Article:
Addiction Treatment: A Step Toward Healing

August 23, 2011

 

 

I am always curious about human nature and the choices we make in life (probably relating to my undergrad degree in Psychology). In studying the disease of addiction for my board certification test, I wondered why it took so many attempts at rehab before a patient would change his/her lifestyle (on the average 7 or more tries at rehab). Part of my problem in understanding, I am sure relates to my not having had to deal with the disease personally yet. But it had always seemed to me that if you wanted something treated you would follow medical (or counselors) advice to get the job done. The introduction of Suboxone has been an eye opener in this realm. Most doctors treating opiate addiction follow the old model of detox, and counseling to help the patient clean up, and few believed in maintenance as a lifelong treatment philosophy. Those that had worked in the methadone maintenance programs understood the realm of maintenance, but counseling and meetings were part of the system, and the patient had no choice. But now Suboxone allows the patient to stay on maintenance, feel normal, and never have to deal with their personal issues. For some patients, who have been through multiple rehabilitation’s and are veterans of a 12 step program, Suboxone is a life saver. These folks don’t take to formal meetings because they have already built up their support system and continue to work with their sponsors and friends in a supportive environment.

 

But for the younger addicts, so long as they feel normal, often seem to see no need to pursue further treatment. These are the folks I do not understand. Most of them will admit to their emotional immaturity if pressed, or to continuing in their habits of addiction (“I take my suboxone and cut it up so I can use it 4 or 5 times a day”). They see no reason to cut ties with their actively using friends, or their dealers, and are at most one weekend away from going back to using. Many of these folks continue to relapse regularly, but somehow still believe they are in treatment.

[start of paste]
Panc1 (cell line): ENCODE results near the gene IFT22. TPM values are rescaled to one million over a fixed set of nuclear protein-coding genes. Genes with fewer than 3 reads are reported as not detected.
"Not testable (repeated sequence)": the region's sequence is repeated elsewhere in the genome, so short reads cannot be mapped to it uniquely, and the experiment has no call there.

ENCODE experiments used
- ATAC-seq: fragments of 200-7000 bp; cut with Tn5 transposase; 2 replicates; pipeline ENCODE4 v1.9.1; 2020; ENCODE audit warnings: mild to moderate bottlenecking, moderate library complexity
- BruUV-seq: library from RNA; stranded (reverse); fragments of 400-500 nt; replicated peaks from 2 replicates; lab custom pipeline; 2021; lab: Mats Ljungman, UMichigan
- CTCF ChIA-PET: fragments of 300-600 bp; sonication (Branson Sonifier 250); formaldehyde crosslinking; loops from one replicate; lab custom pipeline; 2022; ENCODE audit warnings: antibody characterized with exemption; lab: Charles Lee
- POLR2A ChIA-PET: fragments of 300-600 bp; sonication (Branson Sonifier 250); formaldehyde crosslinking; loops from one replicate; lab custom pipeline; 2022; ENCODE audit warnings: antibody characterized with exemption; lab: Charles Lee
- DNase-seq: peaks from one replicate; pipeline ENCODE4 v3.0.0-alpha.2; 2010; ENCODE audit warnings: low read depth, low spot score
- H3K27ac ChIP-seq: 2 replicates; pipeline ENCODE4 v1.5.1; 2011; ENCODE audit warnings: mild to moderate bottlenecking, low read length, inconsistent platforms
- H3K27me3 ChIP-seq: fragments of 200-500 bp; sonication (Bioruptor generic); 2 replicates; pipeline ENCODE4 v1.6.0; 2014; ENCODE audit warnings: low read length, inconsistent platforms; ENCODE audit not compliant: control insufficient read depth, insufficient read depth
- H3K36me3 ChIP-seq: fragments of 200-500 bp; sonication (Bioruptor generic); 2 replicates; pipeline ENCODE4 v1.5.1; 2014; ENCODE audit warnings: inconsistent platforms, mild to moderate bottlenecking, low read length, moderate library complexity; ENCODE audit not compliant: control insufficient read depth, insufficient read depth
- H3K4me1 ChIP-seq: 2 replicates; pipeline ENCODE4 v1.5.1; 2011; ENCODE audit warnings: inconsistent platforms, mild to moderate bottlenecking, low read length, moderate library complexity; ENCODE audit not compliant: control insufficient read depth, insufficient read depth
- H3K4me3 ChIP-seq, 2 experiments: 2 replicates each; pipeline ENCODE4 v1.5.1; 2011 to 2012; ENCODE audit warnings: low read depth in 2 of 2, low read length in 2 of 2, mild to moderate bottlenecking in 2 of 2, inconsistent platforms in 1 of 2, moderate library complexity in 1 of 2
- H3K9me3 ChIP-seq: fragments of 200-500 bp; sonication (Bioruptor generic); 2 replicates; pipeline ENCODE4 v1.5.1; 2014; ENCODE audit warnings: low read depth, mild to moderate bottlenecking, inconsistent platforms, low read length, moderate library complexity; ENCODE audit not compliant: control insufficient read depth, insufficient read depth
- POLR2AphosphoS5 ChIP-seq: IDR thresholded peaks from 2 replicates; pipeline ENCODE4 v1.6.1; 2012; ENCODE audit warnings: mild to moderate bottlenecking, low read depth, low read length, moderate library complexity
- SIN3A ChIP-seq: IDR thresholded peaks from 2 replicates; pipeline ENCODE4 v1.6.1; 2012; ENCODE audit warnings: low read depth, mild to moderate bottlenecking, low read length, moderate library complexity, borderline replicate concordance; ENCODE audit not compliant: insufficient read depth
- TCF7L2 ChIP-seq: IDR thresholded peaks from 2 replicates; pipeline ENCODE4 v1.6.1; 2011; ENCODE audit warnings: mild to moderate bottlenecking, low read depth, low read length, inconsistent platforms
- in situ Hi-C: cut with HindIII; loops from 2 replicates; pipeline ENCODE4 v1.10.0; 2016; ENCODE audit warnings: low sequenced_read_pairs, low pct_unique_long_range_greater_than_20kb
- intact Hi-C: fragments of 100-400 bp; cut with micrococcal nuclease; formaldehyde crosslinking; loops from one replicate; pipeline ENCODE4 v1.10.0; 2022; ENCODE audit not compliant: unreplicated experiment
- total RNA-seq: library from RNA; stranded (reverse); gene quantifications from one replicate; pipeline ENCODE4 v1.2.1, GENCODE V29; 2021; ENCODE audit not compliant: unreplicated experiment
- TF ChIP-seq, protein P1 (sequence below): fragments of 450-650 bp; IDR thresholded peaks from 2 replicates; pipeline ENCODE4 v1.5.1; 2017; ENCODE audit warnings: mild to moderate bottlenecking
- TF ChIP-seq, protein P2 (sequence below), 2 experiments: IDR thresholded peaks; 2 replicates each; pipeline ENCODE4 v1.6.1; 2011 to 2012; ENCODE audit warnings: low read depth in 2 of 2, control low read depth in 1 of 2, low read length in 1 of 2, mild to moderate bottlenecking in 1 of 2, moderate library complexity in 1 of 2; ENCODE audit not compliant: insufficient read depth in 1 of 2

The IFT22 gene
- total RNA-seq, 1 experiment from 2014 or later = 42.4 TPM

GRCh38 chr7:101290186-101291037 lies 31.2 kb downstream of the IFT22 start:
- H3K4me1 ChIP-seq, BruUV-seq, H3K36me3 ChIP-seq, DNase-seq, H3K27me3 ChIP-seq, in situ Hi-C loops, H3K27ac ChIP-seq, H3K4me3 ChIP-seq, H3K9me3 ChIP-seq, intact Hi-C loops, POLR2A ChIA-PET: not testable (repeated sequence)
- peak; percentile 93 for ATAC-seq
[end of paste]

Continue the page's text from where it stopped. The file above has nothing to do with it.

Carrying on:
As a physician I understand and will continue to work with folks under the realm of harm reduction. This means I will allow them to Suboxone to keep them from buying illegal pills or heroin. But I don’t want patients to think that I believe they are doing well or working toward healing their disease. If they do not receive counseling or involve themselves in a support structure like 12 step or Rational Recovery they are not actually in recovery. They are fooling themselves and often I get the impression that they also believe they are fooling me. I understand they are one weekend away from their addiction relapse, and it is sad to see them fooling themselves and thinking they are fooling others as well.

 

Filed Under: Dr.s Notes

 

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